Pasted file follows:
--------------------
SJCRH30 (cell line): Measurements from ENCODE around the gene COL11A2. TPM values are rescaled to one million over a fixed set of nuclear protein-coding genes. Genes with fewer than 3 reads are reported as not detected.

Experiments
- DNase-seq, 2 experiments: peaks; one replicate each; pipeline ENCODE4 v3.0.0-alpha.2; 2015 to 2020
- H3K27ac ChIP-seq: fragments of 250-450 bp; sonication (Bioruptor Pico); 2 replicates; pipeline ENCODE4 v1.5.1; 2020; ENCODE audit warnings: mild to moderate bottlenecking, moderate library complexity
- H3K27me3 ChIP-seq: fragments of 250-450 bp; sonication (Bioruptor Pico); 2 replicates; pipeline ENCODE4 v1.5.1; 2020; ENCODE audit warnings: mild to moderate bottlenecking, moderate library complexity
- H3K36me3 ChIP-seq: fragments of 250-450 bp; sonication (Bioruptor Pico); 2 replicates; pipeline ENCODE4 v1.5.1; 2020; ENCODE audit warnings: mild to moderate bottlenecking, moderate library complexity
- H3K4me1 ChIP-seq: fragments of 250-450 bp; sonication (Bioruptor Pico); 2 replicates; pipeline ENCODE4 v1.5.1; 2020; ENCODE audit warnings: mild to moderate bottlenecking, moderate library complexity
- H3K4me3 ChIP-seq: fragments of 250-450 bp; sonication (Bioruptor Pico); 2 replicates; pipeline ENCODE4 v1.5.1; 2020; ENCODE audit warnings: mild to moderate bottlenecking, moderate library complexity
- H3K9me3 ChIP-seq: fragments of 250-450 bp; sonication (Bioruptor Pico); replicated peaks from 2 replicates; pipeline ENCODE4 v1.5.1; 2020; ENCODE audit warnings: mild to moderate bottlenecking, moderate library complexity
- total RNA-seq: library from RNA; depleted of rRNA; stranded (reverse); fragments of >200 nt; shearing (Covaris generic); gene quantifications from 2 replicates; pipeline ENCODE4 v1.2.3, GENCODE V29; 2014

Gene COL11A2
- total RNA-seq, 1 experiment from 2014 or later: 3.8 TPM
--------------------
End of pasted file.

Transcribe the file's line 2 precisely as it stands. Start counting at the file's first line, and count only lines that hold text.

Experiments